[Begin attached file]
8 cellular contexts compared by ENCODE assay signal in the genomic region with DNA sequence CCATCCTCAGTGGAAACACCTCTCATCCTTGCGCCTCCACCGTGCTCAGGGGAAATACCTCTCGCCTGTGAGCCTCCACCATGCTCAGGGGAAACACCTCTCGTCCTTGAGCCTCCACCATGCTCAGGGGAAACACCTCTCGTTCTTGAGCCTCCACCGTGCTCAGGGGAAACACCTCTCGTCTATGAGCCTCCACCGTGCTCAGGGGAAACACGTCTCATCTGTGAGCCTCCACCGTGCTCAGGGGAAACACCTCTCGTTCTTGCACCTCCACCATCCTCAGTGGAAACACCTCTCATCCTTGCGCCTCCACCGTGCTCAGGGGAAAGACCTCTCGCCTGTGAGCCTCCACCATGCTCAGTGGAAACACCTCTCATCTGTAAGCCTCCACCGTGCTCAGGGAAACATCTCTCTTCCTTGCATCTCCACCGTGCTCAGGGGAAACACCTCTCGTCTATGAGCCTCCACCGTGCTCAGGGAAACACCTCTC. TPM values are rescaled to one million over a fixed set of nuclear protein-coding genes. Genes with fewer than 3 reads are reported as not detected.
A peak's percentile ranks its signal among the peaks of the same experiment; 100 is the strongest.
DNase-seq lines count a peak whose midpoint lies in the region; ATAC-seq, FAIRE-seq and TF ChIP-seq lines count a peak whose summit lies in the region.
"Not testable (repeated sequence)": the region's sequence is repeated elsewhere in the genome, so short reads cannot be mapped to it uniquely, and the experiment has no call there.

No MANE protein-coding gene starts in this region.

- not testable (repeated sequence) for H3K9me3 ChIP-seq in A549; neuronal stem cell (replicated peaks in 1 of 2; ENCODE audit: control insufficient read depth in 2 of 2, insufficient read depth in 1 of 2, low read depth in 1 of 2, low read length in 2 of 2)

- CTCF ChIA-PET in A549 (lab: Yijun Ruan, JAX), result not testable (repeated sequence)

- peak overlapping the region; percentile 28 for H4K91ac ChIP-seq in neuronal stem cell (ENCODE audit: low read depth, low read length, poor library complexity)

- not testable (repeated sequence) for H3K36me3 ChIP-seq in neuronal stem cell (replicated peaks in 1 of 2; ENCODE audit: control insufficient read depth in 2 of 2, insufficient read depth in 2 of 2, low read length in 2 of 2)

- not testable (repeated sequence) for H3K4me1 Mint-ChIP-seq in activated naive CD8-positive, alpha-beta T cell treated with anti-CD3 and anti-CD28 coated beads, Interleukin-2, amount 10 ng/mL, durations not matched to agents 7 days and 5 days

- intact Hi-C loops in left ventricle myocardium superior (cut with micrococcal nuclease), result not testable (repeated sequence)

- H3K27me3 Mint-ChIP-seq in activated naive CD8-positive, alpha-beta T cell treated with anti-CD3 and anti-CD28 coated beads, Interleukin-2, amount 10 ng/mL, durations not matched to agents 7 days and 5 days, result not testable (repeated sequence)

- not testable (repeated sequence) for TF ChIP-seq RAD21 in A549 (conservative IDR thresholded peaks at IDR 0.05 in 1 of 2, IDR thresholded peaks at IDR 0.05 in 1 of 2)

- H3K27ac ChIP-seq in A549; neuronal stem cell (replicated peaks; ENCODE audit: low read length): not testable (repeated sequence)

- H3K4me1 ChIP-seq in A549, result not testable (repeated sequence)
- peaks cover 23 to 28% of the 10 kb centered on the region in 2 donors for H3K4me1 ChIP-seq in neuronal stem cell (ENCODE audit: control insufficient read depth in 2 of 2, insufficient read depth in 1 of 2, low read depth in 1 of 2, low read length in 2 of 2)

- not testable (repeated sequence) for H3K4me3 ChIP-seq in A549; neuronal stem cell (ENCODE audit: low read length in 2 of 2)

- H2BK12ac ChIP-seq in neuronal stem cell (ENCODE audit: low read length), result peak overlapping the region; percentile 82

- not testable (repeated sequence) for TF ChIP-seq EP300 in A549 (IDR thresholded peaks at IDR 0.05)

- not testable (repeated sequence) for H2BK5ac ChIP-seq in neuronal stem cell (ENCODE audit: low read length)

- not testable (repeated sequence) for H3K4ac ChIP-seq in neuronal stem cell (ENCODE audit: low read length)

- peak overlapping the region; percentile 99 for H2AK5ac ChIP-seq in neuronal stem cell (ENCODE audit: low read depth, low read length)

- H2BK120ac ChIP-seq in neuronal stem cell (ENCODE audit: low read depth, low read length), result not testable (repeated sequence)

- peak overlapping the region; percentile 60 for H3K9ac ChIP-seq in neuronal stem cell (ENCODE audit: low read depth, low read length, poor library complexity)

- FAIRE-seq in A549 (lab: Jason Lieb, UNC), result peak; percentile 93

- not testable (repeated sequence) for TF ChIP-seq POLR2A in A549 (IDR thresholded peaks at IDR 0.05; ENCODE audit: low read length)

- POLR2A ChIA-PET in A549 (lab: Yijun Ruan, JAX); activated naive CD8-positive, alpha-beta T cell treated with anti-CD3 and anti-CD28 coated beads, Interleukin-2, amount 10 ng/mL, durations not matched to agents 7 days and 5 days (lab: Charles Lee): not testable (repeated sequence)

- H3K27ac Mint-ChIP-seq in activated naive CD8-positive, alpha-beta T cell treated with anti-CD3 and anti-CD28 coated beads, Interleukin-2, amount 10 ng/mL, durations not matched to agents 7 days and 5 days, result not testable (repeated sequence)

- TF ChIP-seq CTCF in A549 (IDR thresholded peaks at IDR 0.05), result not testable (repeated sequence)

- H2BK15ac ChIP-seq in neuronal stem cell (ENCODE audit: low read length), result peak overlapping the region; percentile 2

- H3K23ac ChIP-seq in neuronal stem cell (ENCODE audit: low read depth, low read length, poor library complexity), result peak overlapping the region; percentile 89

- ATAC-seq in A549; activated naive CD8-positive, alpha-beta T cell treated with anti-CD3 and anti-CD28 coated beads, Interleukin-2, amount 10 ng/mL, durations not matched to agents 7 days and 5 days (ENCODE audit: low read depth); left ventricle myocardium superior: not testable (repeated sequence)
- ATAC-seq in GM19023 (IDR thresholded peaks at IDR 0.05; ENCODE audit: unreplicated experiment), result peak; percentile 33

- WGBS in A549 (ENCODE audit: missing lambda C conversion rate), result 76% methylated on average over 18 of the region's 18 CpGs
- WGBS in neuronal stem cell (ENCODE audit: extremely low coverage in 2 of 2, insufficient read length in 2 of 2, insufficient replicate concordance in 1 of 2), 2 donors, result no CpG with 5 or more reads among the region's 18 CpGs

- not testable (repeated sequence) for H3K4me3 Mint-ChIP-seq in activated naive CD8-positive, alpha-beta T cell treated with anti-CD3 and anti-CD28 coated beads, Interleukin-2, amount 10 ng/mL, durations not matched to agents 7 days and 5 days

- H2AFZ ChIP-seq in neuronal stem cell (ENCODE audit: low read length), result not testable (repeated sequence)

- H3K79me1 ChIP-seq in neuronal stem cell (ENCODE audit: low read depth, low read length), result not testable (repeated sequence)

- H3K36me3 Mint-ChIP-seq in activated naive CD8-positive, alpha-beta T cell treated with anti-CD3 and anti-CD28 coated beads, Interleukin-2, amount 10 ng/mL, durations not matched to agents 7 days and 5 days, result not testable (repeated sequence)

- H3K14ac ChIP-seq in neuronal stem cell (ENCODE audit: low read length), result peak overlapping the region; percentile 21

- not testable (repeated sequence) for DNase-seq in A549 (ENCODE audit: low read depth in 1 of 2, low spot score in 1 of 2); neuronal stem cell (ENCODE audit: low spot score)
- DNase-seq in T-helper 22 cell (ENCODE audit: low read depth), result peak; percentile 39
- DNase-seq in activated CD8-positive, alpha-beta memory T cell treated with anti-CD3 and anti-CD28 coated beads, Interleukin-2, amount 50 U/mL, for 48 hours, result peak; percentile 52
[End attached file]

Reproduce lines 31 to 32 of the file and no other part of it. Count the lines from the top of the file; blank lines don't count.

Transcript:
- H3K23ac ChIP-seq in neuronal stem cell (ENCODE audit: low read depth, low read length, poor library complexity), result peak overlapping the region; percentile 89

- ATAC-seq in A549; activated naive CD8-positive, alpha-beta T cell treated with anti-CD3 and anti-CD28 coated beads, Interleukin-2, amount 10 ng/mL, durations not matched to agents 7 days and 5 days (ENCODE audit: low read depth); left ventricle myocardium superior: not testable (repeated sequence)